We have received inquiries regarding disinfecting camera equipment. Before offering suggestions, we need to point out that we are not
infection control experts. We have researched the topic and can only
offer guidance based on information we have found from the CDC and
camera manufacturers. This information will more than likely change
The CDC offers the following guidance in their Infection Control
"Dental Instruments" section:
"CDC has divided noncritical surfaces in dental offices into
clinical contact and housekeeping surfaces. Clinical
contact surfaces are surfaces that might be touched frequently with
gloved hands during patient care or that might become contaminated
with blood or other potentially infectious material and subsequently
contact instruments, hands, gloves, or devices (e.g., light handles,
switches, dental X-ray equipment, chair-side computers). Barrier protective coverings (e.g., clear plastic
wraps) can be used for these surfaces, particularly those that are
difficult to clean (e.g., light handles, chair switches). The
coverings should be changed when visibly soiled or damaged and
routinely (e.g., between patients). Protected surfaces should be
disinfected at the end of each day or if contamination is evident.
If not barrier-protected, these surfaces should be disinfected
between patients with an intermediate-disinfectant (i.e.,
EPA-registered hospital disinfectant with tuberculocidal claim) or
low-level disinfectant (i.e., EPA-registered hospital disinfectant
with an HBV and HIV label claim)."
Saranwrap/clingfilm makes an effective barrier and will not
damage any part of the camera. It can also be quickly
replaced between patients or if a different photographer needs to
use the camera.
Not all camera manufacturers have offered guidance for
disinfecting their equipment but Olympus has listed the folowing
information on their website and it should apply to most camera
Use a camera body cap if no lens is attached, and ensure all
covers are closed and sealed (including battery door, SD card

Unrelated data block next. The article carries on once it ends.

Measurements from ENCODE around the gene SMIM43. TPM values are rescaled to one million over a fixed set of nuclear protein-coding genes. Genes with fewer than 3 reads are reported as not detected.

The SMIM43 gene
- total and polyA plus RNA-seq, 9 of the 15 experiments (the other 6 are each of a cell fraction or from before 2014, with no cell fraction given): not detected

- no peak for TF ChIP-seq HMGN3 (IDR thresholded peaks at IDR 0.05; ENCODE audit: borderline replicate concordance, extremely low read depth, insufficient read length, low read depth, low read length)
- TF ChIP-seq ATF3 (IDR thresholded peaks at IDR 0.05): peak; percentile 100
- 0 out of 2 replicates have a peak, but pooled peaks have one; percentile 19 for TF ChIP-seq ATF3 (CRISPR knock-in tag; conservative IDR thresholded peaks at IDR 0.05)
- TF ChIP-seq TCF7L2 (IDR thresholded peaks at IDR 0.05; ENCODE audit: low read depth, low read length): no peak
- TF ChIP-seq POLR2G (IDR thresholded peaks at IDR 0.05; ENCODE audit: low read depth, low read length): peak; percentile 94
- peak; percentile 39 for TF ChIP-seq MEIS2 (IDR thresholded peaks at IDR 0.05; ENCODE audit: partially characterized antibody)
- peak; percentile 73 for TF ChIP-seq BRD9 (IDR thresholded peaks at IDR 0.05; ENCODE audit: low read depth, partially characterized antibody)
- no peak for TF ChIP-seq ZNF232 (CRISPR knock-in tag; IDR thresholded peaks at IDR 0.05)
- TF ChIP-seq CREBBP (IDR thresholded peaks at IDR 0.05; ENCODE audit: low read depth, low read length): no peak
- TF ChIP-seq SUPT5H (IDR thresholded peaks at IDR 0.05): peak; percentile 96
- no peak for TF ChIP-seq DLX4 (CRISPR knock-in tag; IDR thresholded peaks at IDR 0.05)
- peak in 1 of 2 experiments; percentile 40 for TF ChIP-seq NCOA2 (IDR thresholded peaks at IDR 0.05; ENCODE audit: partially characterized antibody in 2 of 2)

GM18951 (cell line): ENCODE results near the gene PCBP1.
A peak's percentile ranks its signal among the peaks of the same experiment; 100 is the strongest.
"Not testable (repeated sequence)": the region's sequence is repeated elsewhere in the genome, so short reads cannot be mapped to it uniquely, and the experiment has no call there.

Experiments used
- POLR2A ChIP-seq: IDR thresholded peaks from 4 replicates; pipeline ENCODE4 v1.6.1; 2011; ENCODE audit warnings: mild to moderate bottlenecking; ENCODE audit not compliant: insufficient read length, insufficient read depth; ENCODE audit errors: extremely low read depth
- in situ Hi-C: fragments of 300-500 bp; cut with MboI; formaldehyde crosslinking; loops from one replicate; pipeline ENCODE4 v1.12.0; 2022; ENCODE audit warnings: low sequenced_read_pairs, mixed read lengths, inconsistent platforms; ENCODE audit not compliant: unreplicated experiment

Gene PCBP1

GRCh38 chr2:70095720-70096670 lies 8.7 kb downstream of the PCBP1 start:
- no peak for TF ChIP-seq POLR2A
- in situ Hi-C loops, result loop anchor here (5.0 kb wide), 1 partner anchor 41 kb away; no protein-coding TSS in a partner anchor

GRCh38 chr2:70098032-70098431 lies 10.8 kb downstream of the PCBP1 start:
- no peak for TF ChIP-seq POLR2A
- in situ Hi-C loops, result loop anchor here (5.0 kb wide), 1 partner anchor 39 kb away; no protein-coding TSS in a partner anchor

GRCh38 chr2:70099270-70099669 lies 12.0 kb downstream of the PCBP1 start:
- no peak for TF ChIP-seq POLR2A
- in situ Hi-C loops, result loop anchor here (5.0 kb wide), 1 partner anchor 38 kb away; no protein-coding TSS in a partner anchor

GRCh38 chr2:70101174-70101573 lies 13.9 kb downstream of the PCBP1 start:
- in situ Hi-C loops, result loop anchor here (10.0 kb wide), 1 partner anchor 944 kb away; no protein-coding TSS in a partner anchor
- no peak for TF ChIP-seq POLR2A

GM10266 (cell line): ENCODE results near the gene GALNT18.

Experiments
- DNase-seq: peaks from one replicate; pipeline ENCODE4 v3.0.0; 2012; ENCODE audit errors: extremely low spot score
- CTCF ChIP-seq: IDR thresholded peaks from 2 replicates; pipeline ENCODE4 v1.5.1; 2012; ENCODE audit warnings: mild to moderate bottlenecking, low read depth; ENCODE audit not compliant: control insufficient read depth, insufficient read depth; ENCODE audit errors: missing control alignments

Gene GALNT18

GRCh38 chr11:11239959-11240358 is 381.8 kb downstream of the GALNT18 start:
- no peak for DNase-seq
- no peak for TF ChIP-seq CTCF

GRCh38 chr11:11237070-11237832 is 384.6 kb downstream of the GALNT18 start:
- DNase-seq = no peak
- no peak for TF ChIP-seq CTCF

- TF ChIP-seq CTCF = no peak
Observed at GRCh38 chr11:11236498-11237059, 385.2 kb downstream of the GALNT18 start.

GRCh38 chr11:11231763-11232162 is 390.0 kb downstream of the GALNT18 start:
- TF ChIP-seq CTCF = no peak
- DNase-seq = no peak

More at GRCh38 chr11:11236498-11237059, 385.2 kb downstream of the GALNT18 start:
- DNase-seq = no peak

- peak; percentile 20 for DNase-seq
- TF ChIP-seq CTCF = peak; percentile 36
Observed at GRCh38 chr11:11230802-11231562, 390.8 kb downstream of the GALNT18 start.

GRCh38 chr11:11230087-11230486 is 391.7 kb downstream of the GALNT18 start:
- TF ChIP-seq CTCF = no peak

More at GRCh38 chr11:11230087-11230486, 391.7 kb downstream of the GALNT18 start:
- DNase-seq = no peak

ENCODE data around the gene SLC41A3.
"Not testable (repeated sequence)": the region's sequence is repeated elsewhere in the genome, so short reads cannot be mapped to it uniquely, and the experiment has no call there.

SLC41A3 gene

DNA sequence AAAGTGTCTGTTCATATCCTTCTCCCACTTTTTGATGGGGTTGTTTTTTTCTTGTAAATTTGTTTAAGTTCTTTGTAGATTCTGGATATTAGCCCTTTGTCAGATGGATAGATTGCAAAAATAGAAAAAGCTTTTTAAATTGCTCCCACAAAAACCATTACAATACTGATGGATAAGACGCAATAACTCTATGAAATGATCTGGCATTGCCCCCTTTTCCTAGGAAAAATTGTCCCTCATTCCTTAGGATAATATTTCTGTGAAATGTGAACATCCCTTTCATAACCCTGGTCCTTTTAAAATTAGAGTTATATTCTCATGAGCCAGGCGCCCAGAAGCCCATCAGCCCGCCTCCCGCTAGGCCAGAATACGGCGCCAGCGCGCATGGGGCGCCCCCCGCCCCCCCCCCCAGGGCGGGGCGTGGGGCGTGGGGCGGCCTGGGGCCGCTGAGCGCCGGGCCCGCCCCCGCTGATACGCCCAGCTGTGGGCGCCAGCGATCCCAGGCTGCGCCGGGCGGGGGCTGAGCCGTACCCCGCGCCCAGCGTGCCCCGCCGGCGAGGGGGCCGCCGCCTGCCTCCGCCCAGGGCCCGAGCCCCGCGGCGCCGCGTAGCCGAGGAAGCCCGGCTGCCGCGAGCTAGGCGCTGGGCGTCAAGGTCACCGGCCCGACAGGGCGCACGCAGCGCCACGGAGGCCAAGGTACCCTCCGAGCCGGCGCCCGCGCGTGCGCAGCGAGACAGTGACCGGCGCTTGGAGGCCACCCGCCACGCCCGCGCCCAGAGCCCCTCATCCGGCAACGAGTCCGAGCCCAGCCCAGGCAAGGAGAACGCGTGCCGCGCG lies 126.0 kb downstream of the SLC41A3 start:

door, USB door, grip cover, hot shoe cover, sync cap, etc.).
For lenses detached from the camera body, ensure that the
front and rear caps are on.
Wipe down the exterior of your product with alcohol-based
sanitizing wipes. We recommend choosing products that are
labeled as effective for killing 99.9% of bacteria and viruses
and are also bleach-free. Lysol or Clorox wipes are
examples of suitable products, although any product meeting
the above requirements may be used.
Use a glass cleaner or a store-bought solution for cleaning
lenses. Apply a small amount to soft lens tissue or a
microfiber cloth. Gently rub in a circular motion until clean
and repeat if necessary. Glass lens elements should not be
cleaned with alcohol products as these may damage the coating
on the lens.
Canon has released a short video regarding disinfecting camera
It is important to state that nothing should be sprayed onto
camera equipment. If you are using a liquid disinfectant, it
should be applied to a lint-free cloth and you should only clean
exterior parts. You do not want any liquid to enter the camera, lens
or flash. The cloth should be just damp to allow the surface of the
equipment to be disinfected.
Be aware that isopropyl or ethyl alcohol may affect rubber parts
such as the viewfinder eyepiece cover or hand grip. Over time,
rubber parts that are exposed to alcohol/cleaning solutions may
Some vendors are offering UV-C disinfecting lights/wands that claim
to kill all pathogens. We have not been able to verify that these
devices are completely effective. The FDA has stated:
"UV disinfecting devices are devices that use UVA or UVC light to
produce a germicidal effect. They are intended to augment
disinfection of health care environmental surfaces after manual
cleaning has been performed".
The FDA also recommends that UV disinfecting devices be labeled with
the following information:
1. A caution that the UV disinfection will reduce the number of
pathogens on the device, but it will not eliminate them completely
2. A statement that the device is an adjunct to currently existing
reprocessing practices and not a replacement or modification to such
We hope this information helps - please let us know if you have any